So I was testing out by playing this tourney. It was tough because I was struggling to move and I don’t like retiring mid-match and so ended up finishing that match. 

After I went back home, I came to know that I tore my meniscus. 

Nishesh Basavareddy with Kyle Kang during the World Junior Tennis finals. Photo Credits: ITF

You had meniscus surgery in 2018 as well. Is there something persistent?

The doctors opine that it had probably never healed completely back in 2018. I maybe came back too fast but I did take a long time off back then as well. So they think that was the reason it got partially torn off again. 

Now my surgeon thinks that it has completely healed. I still have to do rehab regularly to ensure that my right knee is at a similar level or somewhere closer to the left knee in terms of strength. Right now, I am feeling good and I hope it can continue that way. 

You started off by playing a couple of doubles tourneys.

I was planning on playing both singles and doubles in Orange Bowl but I ended up not accepting the wild card in time for singles and so ended up playing only doubles. 

It might have probably been a blessing in disguise because I am still not sure whether I was ready physically for this level back in December. So playing doubles and getting back into competitive doubles matchplay was a good thing. 

Getting back into singles to start 2022 worked out but it wasn’t a plan of mine but it ended up working out that way. 

Indian players generally struggle in terms of pro tour transition especially on the physical side. Has this been a focus area for you? What has been some of the work around this?

The physical aspect is a big thing in the men’s game. I am getting there in terms of my game and its probably closer to the pro tour than my physical level at the moment. I just have to continue working on my conditioning, lower and upper body strength and it just comes with hard work and putting in the time and effort in. Doing all the right things before the match in terms of the warm ups and after the match in terms of stretching and improving my flexibility. So doing all these small things which will pay off in the end.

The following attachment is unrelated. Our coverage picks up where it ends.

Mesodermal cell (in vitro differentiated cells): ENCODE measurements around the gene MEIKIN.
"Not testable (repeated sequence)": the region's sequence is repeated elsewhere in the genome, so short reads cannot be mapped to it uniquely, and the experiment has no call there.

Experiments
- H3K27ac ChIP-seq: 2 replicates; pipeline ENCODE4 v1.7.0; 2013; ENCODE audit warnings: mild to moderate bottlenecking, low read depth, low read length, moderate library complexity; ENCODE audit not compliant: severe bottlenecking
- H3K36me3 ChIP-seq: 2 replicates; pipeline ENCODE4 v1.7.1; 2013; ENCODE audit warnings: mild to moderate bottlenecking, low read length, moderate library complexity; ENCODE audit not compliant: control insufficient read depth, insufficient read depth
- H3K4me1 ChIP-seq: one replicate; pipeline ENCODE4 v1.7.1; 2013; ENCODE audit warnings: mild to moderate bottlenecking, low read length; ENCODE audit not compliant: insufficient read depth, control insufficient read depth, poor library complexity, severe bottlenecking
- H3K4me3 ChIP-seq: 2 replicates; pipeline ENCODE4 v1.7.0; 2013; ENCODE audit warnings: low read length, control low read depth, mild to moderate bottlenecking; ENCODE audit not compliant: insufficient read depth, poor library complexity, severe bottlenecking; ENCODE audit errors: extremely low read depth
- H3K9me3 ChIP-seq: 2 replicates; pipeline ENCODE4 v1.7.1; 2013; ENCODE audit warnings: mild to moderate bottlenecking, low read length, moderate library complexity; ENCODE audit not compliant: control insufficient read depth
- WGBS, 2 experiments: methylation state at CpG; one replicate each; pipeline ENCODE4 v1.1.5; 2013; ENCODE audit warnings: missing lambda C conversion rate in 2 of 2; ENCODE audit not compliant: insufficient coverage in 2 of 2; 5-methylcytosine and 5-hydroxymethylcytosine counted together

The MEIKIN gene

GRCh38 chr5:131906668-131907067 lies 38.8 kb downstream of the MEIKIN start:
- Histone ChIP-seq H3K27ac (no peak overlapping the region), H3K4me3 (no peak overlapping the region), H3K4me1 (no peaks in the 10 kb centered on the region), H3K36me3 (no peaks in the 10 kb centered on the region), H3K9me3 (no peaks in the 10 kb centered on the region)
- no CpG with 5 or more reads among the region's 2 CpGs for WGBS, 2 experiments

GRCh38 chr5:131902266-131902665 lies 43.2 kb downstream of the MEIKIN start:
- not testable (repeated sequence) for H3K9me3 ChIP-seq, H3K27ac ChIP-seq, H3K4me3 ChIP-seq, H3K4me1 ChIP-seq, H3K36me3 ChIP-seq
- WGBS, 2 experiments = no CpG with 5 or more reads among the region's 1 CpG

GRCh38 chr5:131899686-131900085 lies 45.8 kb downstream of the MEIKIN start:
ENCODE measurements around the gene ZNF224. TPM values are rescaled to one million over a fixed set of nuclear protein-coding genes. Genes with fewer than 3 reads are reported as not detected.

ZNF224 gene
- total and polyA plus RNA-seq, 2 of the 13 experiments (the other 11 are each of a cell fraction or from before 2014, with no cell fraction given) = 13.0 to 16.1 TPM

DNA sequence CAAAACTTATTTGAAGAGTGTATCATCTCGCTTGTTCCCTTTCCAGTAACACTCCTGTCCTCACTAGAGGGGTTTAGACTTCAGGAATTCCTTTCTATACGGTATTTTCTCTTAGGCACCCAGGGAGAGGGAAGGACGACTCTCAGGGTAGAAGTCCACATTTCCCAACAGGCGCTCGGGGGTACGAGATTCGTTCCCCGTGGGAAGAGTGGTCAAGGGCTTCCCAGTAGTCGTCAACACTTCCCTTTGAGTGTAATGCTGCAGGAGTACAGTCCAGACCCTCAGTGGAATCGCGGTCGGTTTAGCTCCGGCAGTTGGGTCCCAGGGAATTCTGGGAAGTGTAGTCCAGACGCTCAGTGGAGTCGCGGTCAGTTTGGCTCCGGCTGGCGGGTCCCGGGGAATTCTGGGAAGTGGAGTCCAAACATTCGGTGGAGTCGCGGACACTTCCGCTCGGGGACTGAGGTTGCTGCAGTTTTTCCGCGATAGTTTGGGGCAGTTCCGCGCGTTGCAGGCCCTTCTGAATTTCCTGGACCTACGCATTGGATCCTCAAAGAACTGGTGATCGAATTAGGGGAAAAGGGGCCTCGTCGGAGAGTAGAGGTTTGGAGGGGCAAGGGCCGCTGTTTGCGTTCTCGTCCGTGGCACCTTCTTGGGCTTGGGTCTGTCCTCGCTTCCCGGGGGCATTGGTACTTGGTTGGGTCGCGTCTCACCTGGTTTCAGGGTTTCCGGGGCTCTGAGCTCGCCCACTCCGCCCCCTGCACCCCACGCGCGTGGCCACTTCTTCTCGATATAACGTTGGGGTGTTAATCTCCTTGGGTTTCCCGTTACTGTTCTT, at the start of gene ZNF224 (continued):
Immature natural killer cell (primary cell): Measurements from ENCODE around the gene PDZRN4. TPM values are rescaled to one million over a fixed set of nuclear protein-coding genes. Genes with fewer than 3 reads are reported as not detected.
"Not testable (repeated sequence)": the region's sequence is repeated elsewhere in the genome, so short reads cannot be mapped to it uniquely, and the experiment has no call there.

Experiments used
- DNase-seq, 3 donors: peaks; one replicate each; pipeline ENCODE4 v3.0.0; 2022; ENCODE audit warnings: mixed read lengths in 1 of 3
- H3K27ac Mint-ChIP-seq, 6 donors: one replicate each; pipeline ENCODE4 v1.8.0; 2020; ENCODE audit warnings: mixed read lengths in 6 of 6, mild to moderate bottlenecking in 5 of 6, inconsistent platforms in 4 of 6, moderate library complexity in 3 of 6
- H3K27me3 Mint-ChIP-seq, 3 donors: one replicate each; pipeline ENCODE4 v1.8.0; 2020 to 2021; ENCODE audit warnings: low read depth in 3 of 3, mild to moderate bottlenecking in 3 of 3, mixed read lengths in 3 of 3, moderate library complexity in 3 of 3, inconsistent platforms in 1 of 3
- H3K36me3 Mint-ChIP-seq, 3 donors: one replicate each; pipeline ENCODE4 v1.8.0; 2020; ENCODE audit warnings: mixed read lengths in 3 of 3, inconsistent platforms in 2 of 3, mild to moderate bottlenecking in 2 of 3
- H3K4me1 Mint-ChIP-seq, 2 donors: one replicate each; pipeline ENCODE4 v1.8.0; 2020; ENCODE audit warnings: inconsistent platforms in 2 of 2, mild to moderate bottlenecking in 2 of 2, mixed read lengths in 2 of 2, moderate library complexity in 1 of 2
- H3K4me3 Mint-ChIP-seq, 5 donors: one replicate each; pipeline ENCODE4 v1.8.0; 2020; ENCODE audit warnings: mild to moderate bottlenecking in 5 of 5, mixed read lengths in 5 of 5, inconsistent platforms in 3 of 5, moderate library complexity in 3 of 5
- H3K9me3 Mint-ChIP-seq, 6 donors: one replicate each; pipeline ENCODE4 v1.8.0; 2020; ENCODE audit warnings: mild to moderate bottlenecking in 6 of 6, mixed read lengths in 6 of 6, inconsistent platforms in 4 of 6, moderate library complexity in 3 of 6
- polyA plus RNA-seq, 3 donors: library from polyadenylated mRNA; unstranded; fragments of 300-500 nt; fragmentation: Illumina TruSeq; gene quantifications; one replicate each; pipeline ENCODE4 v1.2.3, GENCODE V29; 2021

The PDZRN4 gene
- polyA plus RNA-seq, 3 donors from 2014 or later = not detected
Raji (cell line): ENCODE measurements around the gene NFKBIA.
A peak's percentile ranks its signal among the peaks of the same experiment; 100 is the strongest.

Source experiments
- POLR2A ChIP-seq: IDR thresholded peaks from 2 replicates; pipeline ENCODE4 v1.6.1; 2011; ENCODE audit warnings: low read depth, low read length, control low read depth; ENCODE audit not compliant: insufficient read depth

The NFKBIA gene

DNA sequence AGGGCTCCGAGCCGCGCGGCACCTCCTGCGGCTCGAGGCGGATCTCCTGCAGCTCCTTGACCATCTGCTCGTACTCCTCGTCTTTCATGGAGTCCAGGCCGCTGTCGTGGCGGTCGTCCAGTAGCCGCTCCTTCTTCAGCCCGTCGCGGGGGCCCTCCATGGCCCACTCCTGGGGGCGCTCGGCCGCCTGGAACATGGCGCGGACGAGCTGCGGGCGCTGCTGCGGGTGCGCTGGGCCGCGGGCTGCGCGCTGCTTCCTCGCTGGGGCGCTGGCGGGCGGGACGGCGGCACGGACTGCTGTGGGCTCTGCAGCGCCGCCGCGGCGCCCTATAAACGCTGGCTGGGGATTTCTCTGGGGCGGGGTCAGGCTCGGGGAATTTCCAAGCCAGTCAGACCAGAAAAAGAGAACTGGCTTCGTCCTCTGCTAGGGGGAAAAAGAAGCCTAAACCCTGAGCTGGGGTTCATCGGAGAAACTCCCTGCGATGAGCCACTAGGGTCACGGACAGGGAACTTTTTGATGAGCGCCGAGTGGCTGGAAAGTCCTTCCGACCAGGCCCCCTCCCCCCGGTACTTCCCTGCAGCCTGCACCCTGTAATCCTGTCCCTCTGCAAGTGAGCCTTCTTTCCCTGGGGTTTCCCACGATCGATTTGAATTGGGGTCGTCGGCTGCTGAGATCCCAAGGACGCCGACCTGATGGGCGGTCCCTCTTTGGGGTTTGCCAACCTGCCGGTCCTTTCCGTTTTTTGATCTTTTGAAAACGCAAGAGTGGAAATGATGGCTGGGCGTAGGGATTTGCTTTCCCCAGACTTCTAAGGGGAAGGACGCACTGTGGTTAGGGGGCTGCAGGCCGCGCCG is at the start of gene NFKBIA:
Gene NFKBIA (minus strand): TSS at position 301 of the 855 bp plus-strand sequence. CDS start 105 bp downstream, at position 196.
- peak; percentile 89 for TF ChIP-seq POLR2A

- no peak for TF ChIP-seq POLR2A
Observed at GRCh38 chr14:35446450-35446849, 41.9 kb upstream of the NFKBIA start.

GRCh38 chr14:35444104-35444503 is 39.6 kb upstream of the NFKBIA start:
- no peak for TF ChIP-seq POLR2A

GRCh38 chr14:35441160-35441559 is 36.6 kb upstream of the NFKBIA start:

This is my big area of focus for this year. Obviously I would want to continue playing tournaments and doing well but I also have the longer term focus and this is my focus for this year.  

You and Samir Banerjee will both play for Stanford. How did that come about?

We both will be joining this September. I was looking at multiple colleges and did 4 official visits to Illinois, Texas, Stanford and Michigan. In the end, it was a bit tough and I was going back and forth before I chose Stanford, which was a good fit for me. I liked the coaching staff. All the guys in the team also are going with similar aspirations. 

So overall I felt it was the best choice for me and I am excited to be there this fall. I wanted to choose a school that will let me continue to play tennis professionally and so Stanford was the best fit overall for me. 

Detail on the coaching staff at Stanford

The head coach is Paul Goldstein. He was a former ATP Top-50 player. The second coach is Brandon Coupe, a former ATP Doubles ranked top-60 player. We also have a volunteer assistant coach, Horacio Matta, who has coached top ATP players in the past. 

Overall the team is extremely good. 

Can you shed light on your support staff?

I have been with Coach Bryan Smith for several years now. Then I also have Chad Stanley working with me. My physiotherapist Marcus. I also go to the USTA for training sometimes and everyone there is helping me. 

Overall I have a good support staff and they take care of me to the best to let me keep improving and reach my goals. 

Has Rajeev Ram been in contact as well?

Just before I went to Brazil, Rajeev Ram was back home as he was getting inducted into the High School Hall of Fame. He is a really nice guy and gives me a lot of tips. It was just really good to hit with him to understand the type of ball that the professionals play and also to observe the work he does off the court. He also congratulated me for my win in Brazil which was very nice of him. 

He has been really doing well over the past few years and hopefully he can continue it and win big titles. He has been a great mentor for me. 

Indian based in the Alps region. Works for an IT firm during the weekdays und auch lernt Deutsch. On the weekends, he can be traced somewhere in the Mountains or on backpacker trips. Is a Social Worker / Activist with a deeper interest for Indian / Swiss tennis from the past year.

Leave a Reply

This site uses Akismet to reduce spam. Learn how your comment data is processed.

%d bloggers like this: